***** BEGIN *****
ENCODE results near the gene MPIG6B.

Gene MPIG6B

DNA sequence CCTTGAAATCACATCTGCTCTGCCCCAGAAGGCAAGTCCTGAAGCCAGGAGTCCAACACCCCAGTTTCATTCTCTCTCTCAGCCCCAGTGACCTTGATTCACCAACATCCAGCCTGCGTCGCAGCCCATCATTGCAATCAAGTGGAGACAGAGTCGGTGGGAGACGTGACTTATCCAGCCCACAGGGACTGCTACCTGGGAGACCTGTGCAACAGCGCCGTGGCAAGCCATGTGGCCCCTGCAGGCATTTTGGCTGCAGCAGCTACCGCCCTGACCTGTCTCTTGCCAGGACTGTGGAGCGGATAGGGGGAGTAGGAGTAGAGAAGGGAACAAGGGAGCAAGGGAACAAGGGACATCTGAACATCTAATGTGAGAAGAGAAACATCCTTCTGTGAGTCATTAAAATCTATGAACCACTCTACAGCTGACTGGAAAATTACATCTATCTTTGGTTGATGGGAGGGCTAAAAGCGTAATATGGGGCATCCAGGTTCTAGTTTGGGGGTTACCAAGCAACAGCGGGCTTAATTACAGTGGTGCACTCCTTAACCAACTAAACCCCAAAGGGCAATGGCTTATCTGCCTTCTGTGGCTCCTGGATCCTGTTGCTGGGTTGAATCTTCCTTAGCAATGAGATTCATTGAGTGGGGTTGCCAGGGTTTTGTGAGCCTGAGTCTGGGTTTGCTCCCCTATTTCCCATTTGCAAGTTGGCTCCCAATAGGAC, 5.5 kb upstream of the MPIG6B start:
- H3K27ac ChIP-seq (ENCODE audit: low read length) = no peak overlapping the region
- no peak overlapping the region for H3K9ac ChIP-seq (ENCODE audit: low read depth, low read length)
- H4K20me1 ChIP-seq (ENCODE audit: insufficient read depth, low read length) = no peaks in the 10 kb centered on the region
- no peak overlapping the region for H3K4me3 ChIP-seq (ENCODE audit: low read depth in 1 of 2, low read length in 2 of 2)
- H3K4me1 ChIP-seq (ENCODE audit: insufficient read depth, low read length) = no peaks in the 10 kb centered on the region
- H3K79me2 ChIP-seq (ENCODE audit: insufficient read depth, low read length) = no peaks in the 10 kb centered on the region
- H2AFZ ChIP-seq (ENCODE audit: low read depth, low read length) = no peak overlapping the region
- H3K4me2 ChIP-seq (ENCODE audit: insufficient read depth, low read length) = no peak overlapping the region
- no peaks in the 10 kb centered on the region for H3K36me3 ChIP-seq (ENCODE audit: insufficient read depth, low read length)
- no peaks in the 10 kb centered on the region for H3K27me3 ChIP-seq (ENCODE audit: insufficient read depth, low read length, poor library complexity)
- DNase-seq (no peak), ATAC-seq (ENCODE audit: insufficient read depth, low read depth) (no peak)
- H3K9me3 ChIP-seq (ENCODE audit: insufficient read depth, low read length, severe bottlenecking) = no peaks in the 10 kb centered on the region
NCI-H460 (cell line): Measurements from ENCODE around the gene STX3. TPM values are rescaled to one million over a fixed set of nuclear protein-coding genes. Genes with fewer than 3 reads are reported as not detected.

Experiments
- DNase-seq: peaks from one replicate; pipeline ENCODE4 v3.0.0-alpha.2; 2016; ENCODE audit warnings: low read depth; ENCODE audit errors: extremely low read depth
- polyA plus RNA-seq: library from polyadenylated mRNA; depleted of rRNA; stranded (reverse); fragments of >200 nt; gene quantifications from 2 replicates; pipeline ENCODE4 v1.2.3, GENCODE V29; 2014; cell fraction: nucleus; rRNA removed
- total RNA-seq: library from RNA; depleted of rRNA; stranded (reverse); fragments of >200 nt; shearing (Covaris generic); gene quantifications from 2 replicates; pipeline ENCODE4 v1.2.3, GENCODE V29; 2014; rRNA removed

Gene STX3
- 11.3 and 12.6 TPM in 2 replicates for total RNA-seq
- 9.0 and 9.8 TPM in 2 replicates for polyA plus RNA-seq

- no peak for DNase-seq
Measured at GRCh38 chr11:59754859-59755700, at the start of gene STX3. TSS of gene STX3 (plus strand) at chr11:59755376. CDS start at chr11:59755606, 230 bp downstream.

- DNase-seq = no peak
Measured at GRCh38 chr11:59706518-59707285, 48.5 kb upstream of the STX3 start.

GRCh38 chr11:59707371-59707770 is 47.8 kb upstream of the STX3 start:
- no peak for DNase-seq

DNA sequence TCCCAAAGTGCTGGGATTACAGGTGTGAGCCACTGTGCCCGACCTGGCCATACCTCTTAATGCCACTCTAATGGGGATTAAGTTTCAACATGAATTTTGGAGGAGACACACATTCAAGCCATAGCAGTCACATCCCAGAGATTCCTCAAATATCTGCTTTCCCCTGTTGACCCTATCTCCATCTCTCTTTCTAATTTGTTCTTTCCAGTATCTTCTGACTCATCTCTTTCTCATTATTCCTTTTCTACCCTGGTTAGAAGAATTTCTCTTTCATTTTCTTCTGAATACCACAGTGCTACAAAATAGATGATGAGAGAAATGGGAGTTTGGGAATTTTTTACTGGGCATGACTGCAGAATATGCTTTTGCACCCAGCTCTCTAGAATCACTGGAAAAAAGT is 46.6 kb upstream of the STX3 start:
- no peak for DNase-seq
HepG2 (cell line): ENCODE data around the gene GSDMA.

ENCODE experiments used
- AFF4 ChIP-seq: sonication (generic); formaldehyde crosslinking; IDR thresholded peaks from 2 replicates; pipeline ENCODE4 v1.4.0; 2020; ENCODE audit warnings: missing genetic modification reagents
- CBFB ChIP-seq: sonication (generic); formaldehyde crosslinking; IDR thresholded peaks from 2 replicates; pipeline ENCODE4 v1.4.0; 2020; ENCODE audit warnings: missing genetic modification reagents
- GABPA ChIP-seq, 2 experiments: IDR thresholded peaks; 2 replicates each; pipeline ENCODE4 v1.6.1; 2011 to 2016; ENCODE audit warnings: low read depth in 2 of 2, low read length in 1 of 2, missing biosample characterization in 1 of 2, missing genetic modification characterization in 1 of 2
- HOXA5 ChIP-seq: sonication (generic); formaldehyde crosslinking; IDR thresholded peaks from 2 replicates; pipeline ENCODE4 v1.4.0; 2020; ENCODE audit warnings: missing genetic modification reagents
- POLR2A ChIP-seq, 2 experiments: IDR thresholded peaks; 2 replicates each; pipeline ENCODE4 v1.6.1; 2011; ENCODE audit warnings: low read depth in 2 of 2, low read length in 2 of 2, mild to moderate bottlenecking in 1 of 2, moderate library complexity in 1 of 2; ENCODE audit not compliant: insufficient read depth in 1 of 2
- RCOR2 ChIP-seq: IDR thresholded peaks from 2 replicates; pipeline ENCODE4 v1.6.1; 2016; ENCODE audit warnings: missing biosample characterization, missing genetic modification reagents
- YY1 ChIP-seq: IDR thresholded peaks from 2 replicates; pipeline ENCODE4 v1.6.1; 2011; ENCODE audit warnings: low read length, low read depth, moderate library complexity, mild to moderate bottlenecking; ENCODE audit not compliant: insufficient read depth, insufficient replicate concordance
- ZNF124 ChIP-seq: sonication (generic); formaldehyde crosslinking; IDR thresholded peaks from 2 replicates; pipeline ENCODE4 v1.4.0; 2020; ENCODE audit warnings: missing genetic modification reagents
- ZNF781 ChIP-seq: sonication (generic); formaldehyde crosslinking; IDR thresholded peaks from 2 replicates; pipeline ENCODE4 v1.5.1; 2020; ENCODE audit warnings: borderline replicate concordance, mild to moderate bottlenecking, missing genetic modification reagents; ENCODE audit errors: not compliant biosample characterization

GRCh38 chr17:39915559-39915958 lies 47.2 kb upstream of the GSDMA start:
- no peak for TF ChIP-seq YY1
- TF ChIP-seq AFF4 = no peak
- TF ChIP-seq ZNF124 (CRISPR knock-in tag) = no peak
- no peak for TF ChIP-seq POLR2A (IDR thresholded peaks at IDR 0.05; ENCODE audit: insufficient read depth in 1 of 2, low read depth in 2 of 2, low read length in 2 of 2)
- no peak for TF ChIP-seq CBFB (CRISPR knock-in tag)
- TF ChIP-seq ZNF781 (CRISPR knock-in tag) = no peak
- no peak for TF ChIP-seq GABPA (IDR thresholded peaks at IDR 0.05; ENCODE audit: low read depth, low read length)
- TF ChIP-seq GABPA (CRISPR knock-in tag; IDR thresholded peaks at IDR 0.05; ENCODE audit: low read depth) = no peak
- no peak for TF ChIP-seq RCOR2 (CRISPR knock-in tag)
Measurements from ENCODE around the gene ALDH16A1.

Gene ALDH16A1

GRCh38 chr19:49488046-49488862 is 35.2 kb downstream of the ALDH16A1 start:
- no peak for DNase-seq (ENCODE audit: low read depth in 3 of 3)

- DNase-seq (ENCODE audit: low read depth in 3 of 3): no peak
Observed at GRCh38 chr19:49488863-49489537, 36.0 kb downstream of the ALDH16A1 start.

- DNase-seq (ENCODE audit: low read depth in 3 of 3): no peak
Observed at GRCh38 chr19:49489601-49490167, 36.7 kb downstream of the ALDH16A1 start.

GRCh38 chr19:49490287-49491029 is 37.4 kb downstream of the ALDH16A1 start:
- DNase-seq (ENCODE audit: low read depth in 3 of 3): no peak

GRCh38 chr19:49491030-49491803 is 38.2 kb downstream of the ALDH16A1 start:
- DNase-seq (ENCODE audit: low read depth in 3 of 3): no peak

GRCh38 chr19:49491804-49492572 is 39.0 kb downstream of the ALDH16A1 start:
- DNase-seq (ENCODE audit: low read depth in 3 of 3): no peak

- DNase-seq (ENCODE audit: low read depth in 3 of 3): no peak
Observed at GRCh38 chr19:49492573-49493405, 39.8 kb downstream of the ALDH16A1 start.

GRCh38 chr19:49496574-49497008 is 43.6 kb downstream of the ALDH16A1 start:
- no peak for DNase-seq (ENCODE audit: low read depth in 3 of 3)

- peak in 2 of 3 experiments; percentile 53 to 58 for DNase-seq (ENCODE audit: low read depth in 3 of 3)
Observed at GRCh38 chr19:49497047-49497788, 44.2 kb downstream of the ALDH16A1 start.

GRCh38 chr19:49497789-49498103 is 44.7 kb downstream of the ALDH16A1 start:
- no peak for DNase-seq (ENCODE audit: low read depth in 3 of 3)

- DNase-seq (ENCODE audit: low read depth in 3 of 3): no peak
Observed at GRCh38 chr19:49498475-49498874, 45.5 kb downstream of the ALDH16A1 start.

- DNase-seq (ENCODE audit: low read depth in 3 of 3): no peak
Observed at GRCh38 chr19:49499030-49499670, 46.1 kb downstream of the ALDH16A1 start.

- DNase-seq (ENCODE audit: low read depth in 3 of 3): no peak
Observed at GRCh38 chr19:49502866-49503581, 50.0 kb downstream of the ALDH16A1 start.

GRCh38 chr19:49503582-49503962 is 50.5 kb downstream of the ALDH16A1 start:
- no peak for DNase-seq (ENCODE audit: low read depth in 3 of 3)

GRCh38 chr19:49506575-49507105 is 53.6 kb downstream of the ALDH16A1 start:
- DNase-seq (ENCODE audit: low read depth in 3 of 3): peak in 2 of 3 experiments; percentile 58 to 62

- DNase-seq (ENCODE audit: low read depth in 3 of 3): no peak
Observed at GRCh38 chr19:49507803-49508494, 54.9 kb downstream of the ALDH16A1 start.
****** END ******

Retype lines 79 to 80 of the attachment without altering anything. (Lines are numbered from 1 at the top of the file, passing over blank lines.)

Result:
- DNase-seq (ENCODE audit: low read depth in 3 of 3): no peak
Observed at GRCh38 chr19:49502866-49503581, 50.0 kb downstream of the ALDH16A1 start.